An Apology.


Photo: The Decemberists. I love you all with all my heart. I will be your Kate Hudson from ‘Almost Famous’ (I actually didn’t see that film, but I think I got the gist from the preview and the poster. I just hang around you all the time and get you things you want and tell you you are awesome maybe lie around in my underwear a lot? I don’t think lying around in my underwear is the prettiest sight, but whatever you want, Decemberists, whatever you want)

Dear Dublin,

Ok. I take it all back. Well, I take most of it back. You’re a pretty OK city. I mean, I still don’t think you’re as good as Cork, but you’re fine. I mean, you did have the most awesome band in the world play here last night, and I was at that concert, at a front row seat on the balcony, and they did play most of my favourite songs (including Shankhill Butchers, so I got to hear it being sung in Catholic Ireland!!!), and they did do 3 encores, and they were supported by another awesome Portland band, called Blind Pilot, and I bought a pretty blue T-shirt for The Decemberists (so I can now use the phrase, ‘I came, I saw, I bought the T-shirt’), so you kind of get a million, bazillion points for those things. Which makes you, maybe at 10, considering how many negative points you were on from my last trip.
You probably got some more points for what happened after the concert finished: I had to leave to go back to the hostel, and I thought, ‘But I’m wide awake, I don’t want the night to end yet, what on earth will I do?’ and I started wandering home, but you assisted me by piping loud, lovely music across the River Liffey, this lovely, big, rich baritone voice echoing off the buildings and I followed it, and I found the Ha’Penny Bridge Inn, a pub that is ‘so authentic’ that it won a James Joyce Award for being authentic (Seriously. I don’t know if that’s cool, or if you lose authenticity as soon as you get an award for authenticity). And I stayed there in a tiny room at the top of the pub and listened to the 2 lovely men and lovely woman play old Sweeney’s Men songs and Dubliner songs and Van Morrison songs and Jimmy McCartney songs, and I sang and clapped with the other folk in the bar, and it was bliss. Especially the song about being ‘7 Days Drunk’ (I’ll put the lyrics at the end for your perusal). So, maybe that brings your total up to 10,010.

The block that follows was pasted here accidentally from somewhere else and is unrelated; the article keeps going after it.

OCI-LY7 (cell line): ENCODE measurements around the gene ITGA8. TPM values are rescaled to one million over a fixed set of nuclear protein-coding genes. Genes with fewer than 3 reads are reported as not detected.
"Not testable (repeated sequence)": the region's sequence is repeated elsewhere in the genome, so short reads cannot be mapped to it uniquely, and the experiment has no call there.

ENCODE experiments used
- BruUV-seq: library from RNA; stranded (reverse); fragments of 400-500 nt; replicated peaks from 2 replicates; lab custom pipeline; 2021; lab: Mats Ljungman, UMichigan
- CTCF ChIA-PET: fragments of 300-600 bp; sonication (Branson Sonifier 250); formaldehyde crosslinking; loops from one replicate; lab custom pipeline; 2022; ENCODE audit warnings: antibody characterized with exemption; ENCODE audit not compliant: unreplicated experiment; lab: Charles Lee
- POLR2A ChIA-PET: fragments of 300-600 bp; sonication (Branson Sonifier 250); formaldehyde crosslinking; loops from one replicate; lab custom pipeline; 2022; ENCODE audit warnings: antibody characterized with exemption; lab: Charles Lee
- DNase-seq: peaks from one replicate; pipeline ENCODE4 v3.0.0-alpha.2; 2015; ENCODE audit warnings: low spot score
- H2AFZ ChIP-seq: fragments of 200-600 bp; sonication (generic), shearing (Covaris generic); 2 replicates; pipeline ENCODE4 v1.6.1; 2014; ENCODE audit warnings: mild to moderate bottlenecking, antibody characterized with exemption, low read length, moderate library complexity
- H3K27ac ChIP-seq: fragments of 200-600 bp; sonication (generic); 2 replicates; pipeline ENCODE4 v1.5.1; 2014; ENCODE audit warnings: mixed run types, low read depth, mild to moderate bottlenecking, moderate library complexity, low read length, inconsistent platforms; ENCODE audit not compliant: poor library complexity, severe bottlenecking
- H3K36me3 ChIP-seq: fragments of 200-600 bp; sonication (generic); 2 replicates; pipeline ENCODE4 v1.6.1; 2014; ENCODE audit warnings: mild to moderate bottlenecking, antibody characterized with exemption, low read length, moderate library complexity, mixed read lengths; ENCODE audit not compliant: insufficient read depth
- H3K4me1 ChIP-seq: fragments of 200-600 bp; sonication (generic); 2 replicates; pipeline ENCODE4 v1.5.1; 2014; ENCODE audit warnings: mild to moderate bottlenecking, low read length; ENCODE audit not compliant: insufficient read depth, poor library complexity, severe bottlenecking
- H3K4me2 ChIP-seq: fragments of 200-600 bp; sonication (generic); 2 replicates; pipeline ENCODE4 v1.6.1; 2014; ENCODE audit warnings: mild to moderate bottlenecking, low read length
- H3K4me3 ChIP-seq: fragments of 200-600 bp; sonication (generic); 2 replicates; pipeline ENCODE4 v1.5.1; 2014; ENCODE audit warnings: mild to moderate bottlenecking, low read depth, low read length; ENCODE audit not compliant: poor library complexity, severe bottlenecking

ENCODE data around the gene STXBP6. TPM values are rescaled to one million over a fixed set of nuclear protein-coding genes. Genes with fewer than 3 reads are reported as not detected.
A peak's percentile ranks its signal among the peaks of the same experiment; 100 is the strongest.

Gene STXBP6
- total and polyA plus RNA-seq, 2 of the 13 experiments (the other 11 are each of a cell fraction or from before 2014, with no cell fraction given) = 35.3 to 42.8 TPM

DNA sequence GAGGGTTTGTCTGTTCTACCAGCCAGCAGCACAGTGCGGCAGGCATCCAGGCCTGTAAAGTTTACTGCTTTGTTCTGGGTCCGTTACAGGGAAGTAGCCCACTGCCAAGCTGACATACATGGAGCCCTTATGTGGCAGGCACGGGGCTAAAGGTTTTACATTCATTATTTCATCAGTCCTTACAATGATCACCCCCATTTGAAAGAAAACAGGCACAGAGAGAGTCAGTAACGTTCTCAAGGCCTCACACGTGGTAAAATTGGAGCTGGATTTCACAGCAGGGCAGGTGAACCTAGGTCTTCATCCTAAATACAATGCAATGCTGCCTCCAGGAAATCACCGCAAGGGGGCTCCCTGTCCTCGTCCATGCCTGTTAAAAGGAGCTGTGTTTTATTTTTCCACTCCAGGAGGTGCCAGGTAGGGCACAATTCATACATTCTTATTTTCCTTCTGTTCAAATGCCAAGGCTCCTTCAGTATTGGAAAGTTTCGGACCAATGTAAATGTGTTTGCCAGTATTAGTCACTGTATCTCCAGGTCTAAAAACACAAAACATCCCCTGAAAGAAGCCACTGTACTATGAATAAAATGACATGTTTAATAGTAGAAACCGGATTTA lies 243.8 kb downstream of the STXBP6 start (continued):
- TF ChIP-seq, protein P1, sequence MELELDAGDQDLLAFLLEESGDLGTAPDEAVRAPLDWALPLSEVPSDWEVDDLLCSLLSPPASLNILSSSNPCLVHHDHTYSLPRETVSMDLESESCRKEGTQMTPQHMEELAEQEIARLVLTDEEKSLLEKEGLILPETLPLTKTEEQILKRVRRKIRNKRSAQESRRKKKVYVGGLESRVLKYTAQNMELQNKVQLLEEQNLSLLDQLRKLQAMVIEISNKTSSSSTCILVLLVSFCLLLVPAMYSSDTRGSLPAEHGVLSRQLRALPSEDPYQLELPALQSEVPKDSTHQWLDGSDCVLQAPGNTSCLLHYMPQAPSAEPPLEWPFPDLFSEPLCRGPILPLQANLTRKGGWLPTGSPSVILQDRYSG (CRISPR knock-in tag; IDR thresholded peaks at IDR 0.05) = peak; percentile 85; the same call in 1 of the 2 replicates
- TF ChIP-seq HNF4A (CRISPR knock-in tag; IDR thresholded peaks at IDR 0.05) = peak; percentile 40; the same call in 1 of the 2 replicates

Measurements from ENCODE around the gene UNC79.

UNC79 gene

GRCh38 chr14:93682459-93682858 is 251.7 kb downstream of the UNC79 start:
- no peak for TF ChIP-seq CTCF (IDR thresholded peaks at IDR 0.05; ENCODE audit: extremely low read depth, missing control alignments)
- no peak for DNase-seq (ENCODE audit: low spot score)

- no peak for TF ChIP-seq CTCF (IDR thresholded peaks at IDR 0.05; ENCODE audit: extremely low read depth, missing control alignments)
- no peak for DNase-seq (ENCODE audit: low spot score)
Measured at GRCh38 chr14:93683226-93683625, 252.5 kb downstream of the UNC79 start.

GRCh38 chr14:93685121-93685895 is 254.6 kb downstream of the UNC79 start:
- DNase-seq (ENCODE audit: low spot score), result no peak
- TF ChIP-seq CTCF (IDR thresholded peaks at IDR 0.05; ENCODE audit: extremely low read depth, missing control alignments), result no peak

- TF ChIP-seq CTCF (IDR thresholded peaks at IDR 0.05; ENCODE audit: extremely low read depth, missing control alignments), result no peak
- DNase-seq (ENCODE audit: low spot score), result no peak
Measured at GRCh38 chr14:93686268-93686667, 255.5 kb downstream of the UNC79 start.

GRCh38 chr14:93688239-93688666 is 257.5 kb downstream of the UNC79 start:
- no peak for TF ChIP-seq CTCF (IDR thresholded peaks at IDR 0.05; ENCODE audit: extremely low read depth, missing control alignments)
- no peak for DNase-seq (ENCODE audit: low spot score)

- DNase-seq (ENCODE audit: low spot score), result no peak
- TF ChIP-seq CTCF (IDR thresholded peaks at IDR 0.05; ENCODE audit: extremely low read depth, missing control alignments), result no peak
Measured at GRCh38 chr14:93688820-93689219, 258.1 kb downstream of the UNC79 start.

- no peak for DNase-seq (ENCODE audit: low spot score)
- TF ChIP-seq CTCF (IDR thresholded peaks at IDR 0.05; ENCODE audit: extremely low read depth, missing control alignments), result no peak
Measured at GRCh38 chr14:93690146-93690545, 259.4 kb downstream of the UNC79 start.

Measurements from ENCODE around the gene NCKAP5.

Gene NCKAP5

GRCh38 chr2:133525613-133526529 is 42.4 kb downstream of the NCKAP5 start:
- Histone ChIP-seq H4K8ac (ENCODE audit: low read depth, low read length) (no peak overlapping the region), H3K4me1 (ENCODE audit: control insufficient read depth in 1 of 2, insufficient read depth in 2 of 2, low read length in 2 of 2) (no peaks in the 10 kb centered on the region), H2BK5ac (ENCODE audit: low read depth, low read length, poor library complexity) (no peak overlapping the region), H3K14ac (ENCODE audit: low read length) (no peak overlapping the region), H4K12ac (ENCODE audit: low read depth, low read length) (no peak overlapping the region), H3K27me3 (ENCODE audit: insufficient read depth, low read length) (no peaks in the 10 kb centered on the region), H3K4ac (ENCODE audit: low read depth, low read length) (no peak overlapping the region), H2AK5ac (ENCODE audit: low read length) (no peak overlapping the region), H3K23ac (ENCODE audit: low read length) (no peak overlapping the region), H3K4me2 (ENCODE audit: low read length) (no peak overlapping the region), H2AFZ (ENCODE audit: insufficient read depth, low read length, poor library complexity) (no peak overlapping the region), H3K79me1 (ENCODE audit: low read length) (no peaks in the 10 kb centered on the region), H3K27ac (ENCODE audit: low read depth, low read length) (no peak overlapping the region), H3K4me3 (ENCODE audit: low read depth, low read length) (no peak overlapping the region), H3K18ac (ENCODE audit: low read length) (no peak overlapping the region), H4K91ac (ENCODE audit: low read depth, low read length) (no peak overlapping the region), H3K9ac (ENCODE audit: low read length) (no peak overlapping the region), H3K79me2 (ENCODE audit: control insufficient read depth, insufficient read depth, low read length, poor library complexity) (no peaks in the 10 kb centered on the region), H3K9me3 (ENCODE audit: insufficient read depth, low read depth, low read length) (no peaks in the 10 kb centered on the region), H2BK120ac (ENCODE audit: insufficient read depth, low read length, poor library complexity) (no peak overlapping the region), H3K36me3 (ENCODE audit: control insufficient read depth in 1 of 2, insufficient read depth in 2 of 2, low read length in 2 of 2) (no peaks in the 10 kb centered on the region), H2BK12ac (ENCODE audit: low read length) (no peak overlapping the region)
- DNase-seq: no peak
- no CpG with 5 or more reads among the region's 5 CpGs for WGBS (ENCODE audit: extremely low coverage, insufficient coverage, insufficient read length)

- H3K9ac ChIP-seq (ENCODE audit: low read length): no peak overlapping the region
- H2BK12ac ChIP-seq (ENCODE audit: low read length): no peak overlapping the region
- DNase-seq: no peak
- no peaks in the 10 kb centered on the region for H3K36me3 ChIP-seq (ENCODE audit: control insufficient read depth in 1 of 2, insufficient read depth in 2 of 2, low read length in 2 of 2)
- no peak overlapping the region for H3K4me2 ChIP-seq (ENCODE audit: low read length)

You also get bonus points for the lovely French Canadian girl I met in an American pizza joint before the concert. She started talking to me and I shut down the conversation, and then I thought, ‘What am I doing? I’m travelling alone, and here is a person my own age who wants to talk to me, why don’t I talk to them?’ So I struck up the conversation again and we had a great chat about the internship she’s being doing in Dublin, and how she saw ‘My Chemical Romance’ on her own and she thought it was great I was going to see my favourite band by myself, because there wasn’t any point in waiting around for other people, you might miss out. So, that brings your total to 11,000.
Unfortunately, I do have to deduct points for the awful man who followed me from the pub part of the way home. There is a point where the famous Irish friendliness and openess just becomes creepy, and that point is when a 45-year old man sneaks up on a 26-year old girl, walking by herself, at night, and then, after its clear he’s scared the be-jeezus out of her, continues to walk with her, without asking, without introducing himself, asking her personal questions about boyfriends and where she lives, continues to keep up even though its clear she’s increasing her walking speed, and continues to keep talking and asking questions even though she’s giving him one-word answers. So, bringing the total down to 10,000 again.
I will throw in some extra points for the free workshop space I got to use yesterday for the Dublin Fringe. It was a lovely space. And it was most definately free. It wasn’t your fault I didn’t quite know what to do with it on my own, without a director or anything. And we still got some stuff done, didn’t we Dublin? It might have been more productive with someone else, but, hey, you win some, you lose some, right? So, taking you up to 10,500.